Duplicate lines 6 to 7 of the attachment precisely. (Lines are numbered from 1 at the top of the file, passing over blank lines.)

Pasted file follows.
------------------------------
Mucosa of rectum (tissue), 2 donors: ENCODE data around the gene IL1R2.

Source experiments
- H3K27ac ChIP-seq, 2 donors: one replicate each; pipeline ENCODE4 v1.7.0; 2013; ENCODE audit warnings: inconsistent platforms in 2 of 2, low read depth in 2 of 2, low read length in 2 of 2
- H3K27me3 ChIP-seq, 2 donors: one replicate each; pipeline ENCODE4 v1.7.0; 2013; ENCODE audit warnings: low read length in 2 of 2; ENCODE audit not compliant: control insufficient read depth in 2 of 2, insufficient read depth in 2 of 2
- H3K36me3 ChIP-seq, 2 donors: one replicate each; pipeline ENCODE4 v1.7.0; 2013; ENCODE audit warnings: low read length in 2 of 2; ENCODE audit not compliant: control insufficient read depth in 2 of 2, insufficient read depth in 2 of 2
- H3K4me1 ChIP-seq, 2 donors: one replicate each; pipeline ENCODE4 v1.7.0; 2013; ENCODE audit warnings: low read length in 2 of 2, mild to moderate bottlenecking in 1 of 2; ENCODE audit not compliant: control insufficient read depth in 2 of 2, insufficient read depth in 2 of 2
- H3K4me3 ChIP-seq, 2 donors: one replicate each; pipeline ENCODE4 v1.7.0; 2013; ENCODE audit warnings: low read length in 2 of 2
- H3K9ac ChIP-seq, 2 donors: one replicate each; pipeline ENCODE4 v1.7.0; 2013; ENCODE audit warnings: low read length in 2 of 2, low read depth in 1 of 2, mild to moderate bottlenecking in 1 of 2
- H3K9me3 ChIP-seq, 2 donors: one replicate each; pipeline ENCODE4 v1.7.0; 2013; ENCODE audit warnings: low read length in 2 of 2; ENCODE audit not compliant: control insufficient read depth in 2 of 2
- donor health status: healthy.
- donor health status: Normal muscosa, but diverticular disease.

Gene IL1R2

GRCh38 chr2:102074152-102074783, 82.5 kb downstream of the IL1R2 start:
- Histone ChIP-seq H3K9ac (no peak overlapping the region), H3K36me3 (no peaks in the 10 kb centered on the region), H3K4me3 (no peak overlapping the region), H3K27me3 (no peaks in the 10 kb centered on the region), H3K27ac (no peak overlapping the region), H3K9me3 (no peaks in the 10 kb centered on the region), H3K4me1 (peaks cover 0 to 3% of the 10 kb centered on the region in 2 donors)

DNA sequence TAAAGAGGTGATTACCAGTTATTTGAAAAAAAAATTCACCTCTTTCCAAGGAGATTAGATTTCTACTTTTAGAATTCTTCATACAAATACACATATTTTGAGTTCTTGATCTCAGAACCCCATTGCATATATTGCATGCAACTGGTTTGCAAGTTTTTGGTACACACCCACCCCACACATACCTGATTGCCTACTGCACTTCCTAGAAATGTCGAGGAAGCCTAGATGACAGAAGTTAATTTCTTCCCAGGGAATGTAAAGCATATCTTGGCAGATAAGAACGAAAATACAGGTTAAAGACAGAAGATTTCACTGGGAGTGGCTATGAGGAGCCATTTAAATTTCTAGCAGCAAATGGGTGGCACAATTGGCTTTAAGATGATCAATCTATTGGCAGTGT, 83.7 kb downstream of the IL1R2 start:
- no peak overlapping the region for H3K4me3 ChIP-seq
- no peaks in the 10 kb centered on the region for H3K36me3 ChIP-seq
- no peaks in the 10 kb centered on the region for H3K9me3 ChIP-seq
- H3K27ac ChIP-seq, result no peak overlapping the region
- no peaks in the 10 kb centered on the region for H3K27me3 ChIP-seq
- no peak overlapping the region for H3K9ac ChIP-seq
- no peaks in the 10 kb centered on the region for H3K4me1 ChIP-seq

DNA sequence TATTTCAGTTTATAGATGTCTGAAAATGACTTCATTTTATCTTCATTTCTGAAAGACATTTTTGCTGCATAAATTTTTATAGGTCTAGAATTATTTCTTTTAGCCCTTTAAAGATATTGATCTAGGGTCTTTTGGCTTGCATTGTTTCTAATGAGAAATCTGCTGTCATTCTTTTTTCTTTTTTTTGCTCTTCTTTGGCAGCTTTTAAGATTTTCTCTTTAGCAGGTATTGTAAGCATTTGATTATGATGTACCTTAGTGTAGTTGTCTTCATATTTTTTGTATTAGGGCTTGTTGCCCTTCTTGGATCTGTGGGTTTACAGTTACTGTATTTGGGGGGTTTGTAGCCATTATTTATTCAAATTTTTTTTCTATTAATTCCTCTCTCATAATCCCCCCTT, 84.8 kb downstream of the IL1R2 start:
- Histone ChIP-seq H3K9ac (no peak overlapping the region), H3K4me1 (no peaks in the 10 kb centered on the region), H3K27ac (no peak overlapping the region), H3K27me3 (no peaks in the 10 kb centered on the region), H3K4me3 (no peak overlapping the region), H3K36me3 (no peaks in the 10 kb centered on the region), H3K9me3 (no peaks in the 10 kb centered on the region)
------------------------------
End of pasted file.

- H3K4me1 ChIP-seq, 2 donors: one replicate each; pipeline ENCODE4 v1.7.0; 2013; ENCODE audit warnings: low read length in 2 of 2, mild to moderate bottlenecking in 1 of 2; ENCODE audit not compliant: control insufficient read depth in 2 of 2, insufficient read depth in 2 of 2
- H3K4me3 ChIP-seq, 2 donors: one replicate each; pipeline ENCODE4 v1.7.0; 2013; ENCODE audit warnings: low read length in 2 of 2